In 2008, Hillary Clinton’s flagging and eventually doomed presidential campaign got a breath of new life when she scored an unexpected victory over Barack Obama in New Hampshire. Nearly eight years later, Politico reports that her current campaign has begun to argue that Hillary can no longer compete for the Granite State in the Democratic primary. Instead, they’re looking at a new strategy that ignores the first two primary fights altogether:
Hillary Clinton is losing in New Hampshire, and at least one small contingent of family allies thinks it’s nearly time to cut bait.
The group — veterans of the family’s old campaigns and people close to Clinton’s fundraising — see little reason to support a strategy that continues to pour resources into the state where Bernie Sanders’ already surprising lead shows no signs of shrinking.
Despite confidence emanating from the campaign’s paid leadership team that Clinton is well positioned with more than four months to go before the primary, this circle of informal advisers is whispering about more aggressively looking beyond New Hampshire after a summer that saw her polling advantage evaporate. These confidantes are not only granting the possibility that Sanders could win here: they see it as a near-certainty, and in some cases wonder about the usefulness of flooding the state with precious resources.
Instead, they’re arguing that Clinton’s campaign would be just fine focusing on the states that follow in early 2016.
This isn’t just a momentary panic. To find the last time Hillary led in a New Hampshire poll, one has to go back more than two months to the Gravis poll at the beginning of August, which only gave her a +4 over Sanders. It’s been Sanders ever since, by ever-increasing margins. His current lead in the Real Clear Politics average is 11.3 points, and their chart shows the trend clearly enough:
At the moment, Hillary still leads in Iowa by 6.3 points in the RCP average, but her support has dropped more than 20 points since the spring. She had the same arc in 2007-8, and ended up embarrassed in third place in the caucuses. Sanders has also hit a bit of a plateau in Iowa of late, but he’s much more the kind of populist who can score big there. It’s very possible that a strategy that discounts New Hampshire will mean a two-state loss out of the gate for Hillary.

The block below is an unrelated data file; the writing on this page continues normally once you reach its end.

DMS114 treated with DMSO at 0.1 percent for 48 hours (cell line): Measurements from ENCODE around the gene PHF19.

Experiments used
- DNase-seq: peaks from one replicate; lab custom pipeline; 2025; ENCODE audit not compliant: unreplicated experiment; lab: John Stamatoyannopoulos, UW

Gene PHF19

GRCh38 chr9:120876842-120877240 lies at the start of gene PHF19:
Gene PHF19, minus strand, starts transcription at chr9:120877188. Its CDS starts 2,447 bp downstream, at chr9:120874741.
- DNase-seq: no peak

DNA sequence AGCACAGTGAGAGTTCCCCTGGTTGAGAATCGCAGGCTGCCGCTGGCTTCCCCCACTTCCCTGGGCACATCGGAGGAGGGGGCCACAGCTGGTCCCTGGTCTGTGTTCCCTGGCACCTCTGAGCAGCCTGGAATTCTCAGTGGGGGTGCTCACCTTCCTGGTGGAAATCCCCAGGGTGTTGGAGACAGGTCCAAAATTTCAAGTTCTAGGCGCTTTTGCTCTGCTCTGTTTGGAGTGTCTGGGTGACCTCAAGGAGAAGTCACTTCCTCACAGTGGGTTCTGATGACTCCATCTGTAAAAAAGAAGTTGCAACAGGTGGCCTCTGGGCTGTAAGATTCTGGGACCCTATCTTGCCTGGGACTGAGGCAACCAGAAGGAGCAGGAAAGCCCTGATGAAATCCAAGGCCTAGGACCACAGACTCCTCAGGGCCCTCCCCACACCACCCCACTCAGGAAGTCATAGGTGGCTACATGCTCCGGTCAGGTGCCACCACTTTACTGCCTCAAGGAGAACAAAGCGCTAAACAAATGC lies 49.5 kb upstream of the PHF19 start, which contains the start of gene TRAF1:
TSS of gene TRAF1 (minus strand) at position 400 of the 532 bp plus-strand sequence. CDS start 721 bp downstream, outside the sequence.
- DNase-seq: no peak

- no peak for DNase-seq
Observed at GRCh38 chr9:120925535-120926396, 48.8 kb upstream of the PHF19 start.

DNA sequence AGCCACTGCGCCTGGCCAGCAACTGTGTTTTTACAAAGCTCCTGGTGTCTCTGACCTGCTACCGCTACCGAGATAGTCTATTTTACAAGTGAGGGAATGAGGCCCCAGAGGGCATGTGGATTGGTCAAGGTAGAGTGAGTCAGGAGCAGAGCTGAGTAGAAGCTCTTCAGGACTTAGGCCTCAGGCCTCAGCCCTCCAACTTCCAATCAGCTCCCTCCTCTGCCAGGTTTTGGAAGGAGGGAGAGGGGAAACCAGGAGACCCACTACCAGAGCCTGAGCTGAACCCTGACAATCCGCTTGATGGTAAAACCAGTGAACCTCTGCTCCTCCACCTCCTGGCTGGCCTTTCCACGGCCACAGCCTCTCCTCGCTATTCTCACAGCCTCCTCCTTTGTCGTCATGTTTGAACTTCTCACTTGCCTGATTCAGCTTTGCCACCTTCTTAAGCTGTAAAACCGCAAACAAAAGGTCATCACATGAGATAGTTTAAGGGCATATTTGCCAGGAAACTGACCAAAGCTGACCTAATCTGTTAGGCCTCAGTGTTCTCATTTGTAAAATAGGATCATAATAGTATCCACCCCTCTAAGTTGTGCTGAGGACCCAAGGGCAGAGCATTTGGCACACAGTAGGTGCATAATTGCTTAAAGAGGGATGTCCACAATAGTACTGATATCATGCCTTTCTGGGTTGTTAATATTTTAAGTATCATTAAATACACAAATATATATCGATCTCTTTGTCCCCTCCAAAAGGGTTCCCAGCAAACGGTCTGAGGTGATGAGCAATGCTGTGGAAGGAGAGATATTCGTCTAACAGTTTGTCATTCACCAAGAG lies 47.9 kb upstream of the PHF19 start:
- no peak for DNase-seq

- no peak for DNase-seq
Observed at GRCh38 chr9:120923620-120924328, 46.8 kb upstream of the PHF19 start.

So what is the path for Hillary if she loses both Iowa and New Hampshire? It’s true that delegate counts aren’t terribly significant in those first two contests; New Hampshire only has 24 out of 3,636 delegates to the Democratic convention, and Iowa’s 46 don’t actually get assigned until their state convention in June. Nevada comes next in a caucus (31), but then the real firewall for Hillary comes a week later in South Carolina (51). She leads in the Palmetto state by 28 points in the RCP average, and three days later most of the rest of the South votes in their primaries, with 660 delegates at stake among those states.
Mathematically, this may work, but politically it looks like a disaster. In a general election, Hillary has as much chance of winning South Carolina, Alabama, Georgia, and Tennessee as she does Texas — and that’s almost certainly true of Arkansas as well. Democrats who see Hillary backing away from a fight in Iowa and New Hampshire have real reason to worry what a Team Hillary general election campaign would look like, and where they would draw the retreat line in October 2016.
Maybe by that time, Hillary Clinton will be able to articulate why she’s running for President. The Hill reports that Hillary’s having a difficult time trying to find a reason other than sheer personal ambition, which surprisingly doesn’t sell all that well:
David Axelrod, one of the masterminds of President Obama’s 2008 victory, has persistently warned that Clinton needs to provide a clear rationale for why she’s seeking the White House.
“ ‘Hillary: Live with it’ is no rallying cry!” Axelrod tweeted last month while bemoaning that the Clinton camp was running a “grinding, tactical race.”
Last December, Axelrod had warned that Clinton needed to show she was “running for a purpose and not just for a promotion.” He has also said, “You have to stand for something, you have to fight for something, and people need to know what that is.”…
“Nothing about the campaign reads as fresh and new, but rather as cautious, risk-averse and private,” one Democratic strategist, who spoke on condition of anonymity, said of the Clinton campaign.
Independent observers, too, suggest that the former secretary of State has been slow to offer a summation of her reasons for seeking the presidency, beyond personal ambition.
I doubt that “Hillary: Rally to the Victim” will play well, either.